<img height="1" width="1" style="display:none" src="https://www.facebook.com/tr?id=915327909015523&amp;ev=PageView&amp;noscript=1" target="_blank"> Skip to main content
You are the owner of this article.
You have permission to edit this article.

Review: 'The Flying Horse' is a refreshing horse-lovers' book for middle readers about asking for help and recovering from setbacks

Sarah Maslin Nir Photo credit Adrienne A. Morella.jpg

New York Times reporter and author, Sarah Maslin Nir has written “Once Upon A Horse,” a fictional middle-grade book series based on real-life equestrians.

The Year of the Horse, if you follow the Lunar Zodiac, won’t arrive until 2026. But, 2023, despite being the Year of the Rabbit, seems to be all about horses.

Or at least, it’s all about women/young girls and their relationships with these noble creatures. For instance, Stella McCartney’s 2023 fall fashion collection, “Horse Power,” debuted at Paris Fashion Week in March with models sharing a runway with seven horses. The line’s neutral palette, save for a splash of bright orange, featured thigh-high riding boots, pony and horse graphics and preppy polo looks.

And there are plenty of newly released books featuring the bond between women and horses, as well. Berkshires-based author Courtney Maum’s memoir, released in paperback earlier this year (literally named “The Year of the Horses”), chronicles her renewed relationship with horses and how it helped bring about changes in herself.


Another Berkshires-based author, Donaldson Brown, begins her novel, “Because I Loved You,” with a young girl racing off on the back of her beloved steed in an effort to keep the horse that her mother has sold.

The bond between women/young girls and horses (with a real horse or an imaginary one) is nothing new, especially in literature.

Growing up, girls have plenty of literary offerings to choose from. For me, one of my earliest books about horses was “Black Beauty.” (I soon moved on to unicorns, devouring “The Last Unicorn” and the series “The Secret of the Unicorn Queen.”) I also had a love for “My Little Ponies” and hosted many fancy tea parties with my favorite sherbet-colored pals. My daughter would fall in love with horses via “The Saddle Club,” which was both a book series and a television show.

What’s so special about horses? For many, the special love young girls/women develop for horses and the ensuing bonds (whether real or imaginary) have come to symbolize empowerment, loyalty and unbreakable bonds of friendship.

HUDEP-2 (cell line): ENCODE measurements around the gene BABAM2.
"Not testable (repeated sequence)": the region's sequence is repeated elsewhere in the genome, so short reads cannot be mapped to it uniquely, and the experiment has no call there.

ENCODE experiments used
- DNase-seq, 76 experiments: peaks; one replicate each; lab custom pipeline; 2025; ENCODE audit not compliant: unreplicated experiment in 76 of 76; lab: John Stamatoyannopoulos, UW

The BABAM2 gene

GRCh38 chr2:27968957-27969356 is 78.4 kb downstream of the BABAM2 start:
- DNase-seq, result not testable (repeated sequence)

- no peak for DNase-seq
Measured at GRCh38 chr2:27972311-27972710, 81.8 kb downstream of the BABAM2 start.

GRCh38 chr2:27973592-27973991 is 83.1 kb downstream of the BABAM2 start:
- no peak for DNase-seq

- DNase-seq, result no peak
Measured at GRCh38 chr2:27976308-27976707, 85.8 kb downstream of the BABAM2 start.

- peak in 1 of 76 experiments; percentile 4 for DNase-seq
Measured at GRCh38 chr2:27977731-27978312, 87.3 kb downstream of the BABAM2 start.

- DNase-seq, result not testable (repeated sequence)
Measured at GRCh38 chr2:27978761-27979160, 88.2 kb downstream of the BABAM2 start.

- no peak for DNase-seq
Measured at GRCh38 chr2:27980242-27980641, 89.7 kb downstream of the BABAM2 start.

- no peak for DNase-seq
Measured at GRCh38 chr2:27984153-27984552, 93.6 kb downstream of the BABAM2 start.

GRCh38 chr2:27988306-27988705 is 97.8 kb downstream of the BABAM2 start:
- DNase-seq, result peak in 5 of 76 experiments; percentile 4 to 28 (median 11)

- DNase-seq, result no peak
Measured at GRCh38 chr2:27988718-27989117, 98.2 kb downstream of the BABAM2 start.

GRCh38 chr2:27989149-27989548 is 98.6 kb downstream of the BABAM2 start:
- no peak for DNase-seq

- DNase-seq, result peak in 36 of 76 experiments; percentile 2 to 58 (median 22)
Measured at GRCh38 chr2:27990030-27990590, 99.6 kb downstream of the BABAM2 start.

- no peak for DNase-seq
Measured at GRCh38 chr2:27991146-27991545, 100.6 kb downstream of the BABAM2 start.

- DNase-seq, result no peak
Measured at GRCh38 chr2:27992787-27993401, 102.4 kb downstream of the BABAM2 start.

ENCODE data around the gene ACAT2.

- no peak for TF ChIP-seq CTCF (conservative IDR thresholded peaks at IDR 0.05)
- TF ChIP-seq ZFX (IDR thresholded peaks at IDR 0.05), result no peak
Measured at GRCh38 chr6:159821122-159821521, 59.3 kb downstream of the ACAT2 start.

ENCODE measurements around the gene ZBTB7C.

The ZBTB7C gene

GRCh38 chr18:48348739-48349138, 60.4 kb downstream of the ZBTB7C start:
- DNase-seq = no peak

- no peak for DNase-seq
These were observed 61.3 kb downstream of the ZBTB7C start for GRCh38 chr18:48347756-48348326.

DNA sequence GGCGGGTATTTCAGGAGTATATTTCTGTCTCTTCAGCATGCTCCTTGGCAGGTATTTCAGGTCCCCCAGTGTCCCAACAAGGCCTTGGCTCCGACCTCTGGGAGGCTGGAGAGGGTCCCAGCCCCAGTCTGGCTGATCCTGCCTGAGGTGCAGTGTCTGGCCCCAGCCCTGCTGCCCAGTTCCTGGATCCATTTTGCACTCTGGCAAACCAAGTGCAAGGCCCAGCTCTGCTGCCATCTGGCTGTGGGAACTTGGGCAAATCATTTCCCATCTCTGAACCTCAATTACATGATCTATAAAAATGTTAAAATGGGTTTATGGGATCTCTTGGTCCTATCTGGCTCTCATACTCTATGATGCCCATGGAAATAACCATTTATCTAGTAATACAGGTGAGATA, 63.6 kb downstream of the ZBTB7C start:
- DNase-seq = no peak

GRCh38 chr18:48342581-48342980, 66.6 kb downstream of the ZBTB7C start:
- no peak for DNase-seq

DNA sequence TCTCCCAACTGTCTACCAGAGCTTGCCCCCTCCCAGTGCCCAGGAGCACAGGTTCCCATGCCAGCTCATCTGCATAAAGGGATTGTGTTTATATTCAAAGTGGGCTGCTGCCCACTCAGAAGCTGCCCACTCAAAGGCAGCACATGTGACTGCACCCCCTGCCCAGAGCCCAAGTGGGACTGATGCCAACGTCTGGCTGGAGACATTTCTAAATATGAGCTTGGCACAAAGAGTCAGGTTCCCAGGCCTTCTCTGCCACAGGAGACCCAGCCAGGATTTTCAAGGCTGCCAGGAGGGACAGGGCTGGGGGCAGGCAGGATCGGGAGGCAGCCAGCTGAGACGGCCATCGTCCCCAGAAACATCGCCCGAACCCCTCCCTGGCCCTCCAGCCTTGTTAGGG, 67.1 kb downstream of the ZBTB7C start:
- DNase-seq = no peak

New York Times reporter and author, Sarah Maslin Nir, a 2016 Pulitzer Prize finalist in journalism, first wrote about this special bond in her memoir, “Horse Crazy: The Story of a Woman and a World in Love with an Animal.” Her exploration of the subject led to “Once Upon A Horse,” a fictional middle-grade book series based on real-life equestrians.

The first book of the series, “The Flying Horse,” released in March, is the story of Trendsetter, a Dutch warmblood, whose story runs parallel to that of Sarah, a seventh-grader in New York City who has a passion for horses and dreams of becoming a writer but is struggling in school because of a secret — when she tries to read or write, the letters all jumble together.

As the headstrong and stubborn Sarah hides her dyslexia, the equally headstrong and stubborn Trendsetter falls short of expectations when it comes to a final test that should set him up as a champion breeder. Instead, this high-flying horse will travel to Austria to train with the famous flying Lippizzaners, before arriving in America where a freak injury will dash any Olympic dreams but ultimately connects him with a young equestrian.

Nir’s personal struggles in school and her own horse, Trendsetter, serve as the real-life inspiration for the story, which is full of messages about believing in oneself and never letting others set limitations for you.

This refreshing tale focuses on life lessons, such as celebrating personal triumphs, asking for help and the importance of recovering from setbacks while also offering a character, who while horse obsessed, is not the typical literary/television trope of the “horse girl,” a freckle-faced tween with braces whose entire personality is based around horses.

A second book in the series, “The Jockey and Her Horse,” co-written with Raymond White, based on Cheryl White, the first Black woman to become a jockey, will be released this fall.


“The Flying Horse” by Sarah Maslin Nir

Published by: Cameron Kids

Recommended for readers 8 to 12 years

192 pages



What: Horses, writing and journalism – Authors Sarah Maslin Nir and Courtney Maum in conversation with Jim Brooke

When: 4 p.m., April 30

Where: Stockbridge Library, 46 Main St., Stockbridge

More information: 413-298-5501, stockbridgelibrary.org

Jennifer Huberdeau can be reached at jhuberdeau@berkshireeagle.com or 413-496-6229. On Twitter: @BE_DigitalJen

Features Editor

Jennifer Huberdeau is The Eagle's features editor. Prior to The Eagle, she worked at The North Adams Transcript. She is a 2021 Rabkin Award Winner, 2020 New England First Amendment Institute Fellow and a 2010 BCBS Health Care Fellow.

Get up-to-the-minute news sent straight to your device.